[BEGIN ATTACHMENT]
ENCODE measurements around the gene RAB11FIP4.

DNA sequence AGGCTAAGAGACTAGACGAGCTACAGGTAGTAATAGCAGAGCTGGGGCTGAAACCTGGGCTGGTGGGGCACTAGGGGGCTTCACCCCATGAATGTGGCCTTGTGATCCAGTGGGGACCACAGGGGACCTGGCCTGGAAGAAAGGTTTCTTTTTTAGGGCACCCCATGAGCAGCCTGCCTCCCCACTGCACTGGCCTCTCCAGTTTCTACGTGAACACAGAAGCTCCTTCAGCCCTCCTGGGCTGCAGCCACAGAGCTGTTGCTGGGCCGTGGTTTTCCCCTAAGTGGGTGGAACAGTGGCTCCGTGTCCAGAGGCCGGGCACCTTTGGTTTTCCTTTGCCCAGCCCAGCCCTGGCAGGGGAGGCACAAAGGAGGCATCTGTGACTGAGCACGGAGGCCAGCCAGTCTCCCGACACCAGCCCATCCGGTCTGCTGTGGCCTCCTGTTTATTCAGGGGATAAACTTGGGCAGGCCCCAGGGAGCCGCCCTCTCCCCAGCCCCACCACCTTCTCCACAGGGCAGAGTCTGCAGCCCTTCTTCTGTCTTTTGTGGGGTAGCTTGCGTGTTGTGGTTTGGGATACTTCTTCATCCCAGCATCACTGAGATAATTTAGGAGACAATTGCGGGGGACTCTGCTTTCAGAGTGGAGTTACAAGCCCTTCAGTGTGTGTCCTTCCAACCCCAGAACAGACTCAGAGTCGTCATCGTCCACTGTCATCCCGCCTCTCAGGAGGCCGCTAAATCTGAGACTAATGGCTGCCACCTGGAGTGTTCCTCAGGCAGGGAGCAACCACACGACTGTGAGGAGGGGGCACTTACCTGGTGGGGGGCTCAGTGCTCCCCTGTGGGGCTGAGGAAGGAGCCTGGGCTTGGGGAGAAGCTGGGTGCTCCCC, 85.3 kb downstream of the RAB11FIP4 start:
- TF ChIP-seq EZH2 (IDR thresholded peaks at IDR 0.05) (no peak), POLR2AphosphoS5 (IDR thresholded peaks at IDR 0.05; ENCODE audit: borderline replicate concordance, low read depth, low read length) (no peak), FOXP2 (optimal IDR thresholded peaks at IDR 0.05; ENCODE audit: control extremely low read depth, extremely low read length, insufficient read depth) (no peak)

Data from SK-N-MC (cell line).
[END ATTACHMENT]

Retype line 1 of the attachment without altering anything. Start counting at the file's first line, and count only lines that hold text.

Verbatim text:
ENCODE measurements around the gene RAB11FIP4.